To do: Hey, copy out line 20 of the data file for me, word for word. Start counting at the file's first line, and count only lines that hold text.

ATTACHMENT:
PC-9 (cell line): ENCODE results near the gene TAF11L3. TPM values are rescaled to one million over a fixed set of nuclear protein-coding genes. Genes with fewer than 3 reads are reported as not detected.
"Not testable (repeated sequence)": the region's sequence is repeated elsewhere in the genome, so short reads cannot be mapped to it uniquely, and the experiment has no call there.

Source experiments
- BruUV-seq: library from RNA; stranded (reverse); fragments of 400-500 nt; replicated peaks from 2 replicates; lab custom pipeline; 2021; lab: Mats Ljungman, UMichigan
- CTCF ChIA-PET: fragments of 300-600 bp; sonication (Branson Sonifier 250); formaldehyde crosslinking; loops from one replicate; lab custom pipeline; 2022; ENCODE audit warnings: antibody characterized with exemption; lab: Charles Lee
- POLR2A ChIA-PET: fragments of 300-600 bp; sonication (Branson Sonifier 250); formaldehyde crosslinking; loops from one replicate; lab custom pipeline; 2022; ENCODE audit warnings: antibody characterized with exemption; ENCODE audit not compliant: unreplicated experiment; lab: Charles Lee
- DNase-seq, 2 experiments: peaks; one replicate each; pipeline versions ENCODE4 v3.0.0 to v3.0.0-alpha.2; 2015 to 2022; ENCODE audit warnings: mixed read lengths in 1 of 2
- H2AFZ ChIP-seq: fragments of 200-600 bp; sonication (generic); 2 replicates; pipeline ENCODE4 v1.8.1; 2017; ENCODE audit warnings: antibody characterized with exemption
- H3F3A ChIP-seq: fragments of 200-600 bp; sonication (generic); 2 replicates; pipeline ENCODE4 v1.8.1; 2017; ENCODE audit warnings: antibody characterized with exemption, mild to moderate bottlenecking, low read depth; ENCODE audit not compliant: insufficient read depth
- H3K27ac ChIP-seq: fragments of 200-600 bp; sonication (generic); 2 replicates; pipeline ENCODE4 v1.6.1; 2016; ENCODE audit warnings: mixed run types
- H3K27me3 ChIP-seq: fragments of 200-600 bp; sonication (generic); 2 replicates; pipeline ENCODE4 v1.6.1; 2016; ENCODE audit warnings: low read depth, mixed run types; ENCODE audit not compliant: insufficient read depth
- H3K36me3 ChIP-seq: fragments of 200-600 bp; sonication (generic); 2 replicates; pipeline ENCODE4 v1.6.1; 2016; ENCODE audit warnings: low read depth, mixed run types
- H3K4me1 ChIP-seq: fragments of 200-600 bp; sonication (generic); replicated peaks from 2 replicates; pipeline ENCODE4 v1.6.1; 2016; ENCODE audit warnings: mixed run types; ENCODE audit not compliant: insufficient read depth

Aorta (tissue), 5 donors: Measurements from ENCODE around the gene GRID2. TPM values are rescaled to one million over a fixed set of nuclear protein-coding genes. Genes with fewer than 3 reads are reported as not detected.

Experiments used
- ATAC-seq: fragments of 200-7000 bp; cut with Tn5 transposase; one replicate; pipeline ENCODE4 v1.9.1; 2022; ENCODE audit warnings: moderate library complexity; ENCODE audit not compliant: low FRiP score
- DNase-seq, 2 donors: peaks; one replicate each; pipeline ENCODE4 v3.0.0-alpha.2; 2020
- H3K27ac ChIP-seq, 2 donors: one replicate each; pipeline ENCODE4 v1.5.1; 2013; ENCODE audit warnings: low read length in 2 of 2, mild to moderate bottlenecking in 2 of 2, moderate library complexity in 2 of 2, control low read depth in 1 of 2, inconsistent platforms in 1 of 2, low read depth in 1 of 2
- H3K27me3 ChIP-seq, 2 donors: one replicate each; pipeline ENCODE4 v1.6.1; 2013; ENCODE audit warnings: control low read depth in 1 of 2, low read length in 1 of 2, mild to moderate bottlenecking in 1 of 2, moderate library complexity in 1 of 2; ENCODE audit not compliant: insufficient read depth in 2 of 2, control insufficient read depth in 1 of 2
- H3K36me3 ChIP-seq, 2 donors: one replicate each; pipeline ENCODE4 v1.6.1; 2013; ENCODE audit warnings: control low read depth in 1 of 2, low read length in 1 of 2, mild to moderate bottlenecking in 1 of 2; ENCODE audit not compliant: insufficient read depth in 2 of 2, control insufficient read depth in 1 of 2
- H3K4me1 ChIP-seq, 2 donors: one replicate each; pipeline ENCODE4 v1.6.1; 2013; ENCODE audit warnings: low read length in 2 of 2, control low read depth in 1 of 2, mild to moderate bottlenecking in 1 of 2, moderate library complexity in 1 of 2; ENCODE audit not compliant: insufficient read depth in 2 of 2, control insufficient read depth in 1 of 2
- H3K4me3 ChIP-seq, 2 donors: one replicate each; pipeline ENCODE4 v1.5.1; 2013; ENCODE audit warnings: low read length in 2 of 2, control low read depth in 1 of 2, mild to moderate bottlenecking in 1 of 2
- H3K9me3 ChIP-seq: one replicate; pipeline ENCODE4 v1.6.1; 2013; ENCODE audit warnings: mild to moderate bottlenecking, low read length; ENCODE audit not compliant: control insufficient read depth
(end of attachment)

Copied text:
- H3K36me3 ChIP-seq, 2 donors: one replicate each; pipeline ENCODE4 v1.6.1; 2013; ENCODE audit warnings: control low read depth in 1 of 2, low read length in 1 of 2, mild to moderate bottlenecking in 1 of 2; ENCODE audit not compliant: insufficient read depth in 2 of 2, control insufficient read depth in 1 of 2